Site characterization and experimental design (Objectives 1-5): All research objectives will be performed in the existing organic long-term cover crop cocktails experiment (CCC) located at the Russel E. Larson Agricultural Research Center at Rock Springs, PA. The existing CCC experimental design is comprised of a three-year corn, soybean, winter wheat rotation19. The experiment was established in 2011 at Penn State University to determine whether diverse cover crop mixtures, as opposed to single-species cover cropping, can enhance ecosystem functions in a corn-soybean-wheat cash crop rotation that produces organic feed. The selected cover crop mixtures target nutrient supply, nutrient retention, weed suppression, and management ease to investigate whether diverse mixtures provide these functions better than cover crops in monoculture. Currently, CCC is measuring total N, C:N in cover crop aboveground biomass, soil nitrous oxide emissions, weed and pest suppression, and cash crop production and profitability. We will be adding the services of weed seed mortality, BNF, and labile C to the service measurement suite, as well as measuring root biomass.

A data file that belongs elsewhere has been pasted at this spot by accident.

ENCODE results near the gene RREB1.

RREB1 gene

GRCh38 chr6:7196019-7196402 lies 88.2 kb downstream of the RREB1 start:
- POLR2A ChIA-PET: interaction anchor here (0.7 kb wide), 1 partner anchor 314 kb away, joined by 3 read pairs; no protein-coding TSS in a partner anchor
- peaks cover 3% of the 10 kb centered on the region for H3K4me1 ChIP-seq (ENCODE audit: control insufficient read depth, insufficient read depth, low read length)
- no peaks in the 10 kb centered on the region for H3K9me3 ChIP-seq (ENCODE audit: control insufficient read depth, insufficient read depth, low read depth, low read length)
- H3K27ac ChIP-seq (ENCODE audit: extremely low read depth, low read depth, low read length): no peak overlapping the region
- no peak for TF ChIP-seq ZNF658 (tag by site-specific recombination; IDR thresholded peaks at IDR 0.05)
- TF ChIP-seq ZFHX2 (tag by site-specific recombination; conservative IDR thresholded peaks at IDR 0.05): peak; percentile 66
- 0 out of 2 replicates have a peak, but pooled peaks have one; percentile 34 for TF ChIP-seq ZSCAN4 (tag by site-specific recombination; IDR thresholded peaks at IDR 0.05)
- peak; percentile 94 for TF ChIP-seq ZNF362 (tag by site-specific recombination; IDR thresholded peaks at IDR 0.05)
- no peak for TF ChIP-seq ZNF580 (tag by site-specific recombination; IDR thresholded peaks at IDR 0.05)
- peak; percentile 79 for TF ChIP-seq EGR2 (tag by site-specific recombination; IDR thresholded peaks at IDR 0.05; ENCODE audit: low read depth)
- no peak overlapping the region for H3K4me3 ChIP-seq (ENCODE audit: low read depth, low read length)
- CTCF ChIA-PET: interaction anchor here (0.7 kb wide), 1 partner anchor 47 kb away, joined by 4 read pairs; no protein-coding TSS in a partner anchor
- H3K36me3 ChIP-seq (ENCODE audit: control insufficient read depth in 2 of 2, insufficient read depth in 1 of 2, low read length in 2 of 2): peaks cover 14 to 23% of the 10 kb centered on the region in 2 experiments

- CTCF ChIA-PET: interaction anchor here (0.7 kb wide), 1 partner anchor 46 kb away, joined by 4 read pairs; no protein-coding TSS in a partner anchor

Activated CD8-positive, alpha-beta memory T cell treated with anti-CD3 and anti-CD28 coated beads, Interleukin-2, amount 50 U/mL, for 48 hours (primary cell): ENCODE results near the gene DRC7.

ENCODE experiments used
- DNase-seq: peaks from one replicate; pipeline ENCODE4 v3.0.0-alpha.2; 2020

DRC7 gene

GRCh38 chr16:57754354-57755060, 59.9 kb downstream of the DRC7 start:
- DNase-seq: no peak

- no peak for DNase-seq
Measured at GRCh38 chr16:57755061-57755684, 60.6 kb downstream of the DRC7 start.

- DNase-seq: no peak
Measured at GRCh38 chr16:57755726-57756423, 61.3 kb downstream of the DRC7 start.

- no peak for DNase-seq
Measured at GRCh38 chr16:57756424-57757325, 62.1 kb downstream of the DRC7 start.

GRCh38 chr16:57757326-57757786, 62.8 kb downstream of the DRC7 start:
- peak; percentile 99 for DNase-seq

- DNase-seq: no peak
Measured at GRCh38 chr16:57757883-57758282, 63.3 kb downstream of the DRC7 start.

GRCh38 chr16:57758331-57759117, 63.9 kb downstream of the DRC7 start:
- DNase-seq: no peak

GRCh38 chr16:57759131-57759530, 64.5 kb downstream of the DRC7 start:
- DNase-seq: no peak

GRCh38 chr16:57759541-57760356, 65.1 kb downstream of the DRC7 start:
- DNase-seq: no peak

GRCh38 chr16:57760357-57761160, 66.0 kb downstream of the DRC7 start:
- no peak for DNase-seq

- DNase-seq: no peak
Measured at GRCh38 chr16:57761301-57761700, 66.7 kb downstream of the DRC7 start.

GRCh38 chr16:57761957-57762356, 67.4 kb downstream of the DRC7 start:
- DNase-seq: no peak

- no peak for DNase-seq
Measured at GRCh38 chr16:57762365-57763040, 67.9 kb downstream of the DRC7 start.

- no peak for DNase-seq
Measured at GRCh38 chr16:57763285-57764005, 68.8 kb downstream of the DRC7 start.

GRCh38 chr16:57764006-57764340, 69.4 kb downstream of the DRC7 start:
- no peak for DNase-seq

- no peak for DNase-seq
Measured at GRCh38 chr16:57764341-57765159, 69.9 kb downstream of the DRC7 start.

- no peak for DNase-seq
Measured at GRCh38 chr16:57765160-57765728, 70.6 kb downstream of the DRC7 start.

We will use a subset of eight existing treatments that only contain cover crops which over-winter or tolerate mild winters (in the case of Austrian winter pea). In addition to overwintering, these four species were selected based on their functional diversity20. Cover crop treatments include three mixtures and four monocultures (listed below). Each treatment is replicated across four blocks and organized in a random split plot design.
Cover crop treatments:
- crimson clover
- Austrian winter pea
- two species mixture (triticale and Austrian winter pea)
- three species mixture (triticale, crimson clover, and Austrian winter pea)
- four species mixture (triticale, crimson clover, Austrian winter pea, and canola)
- fallow control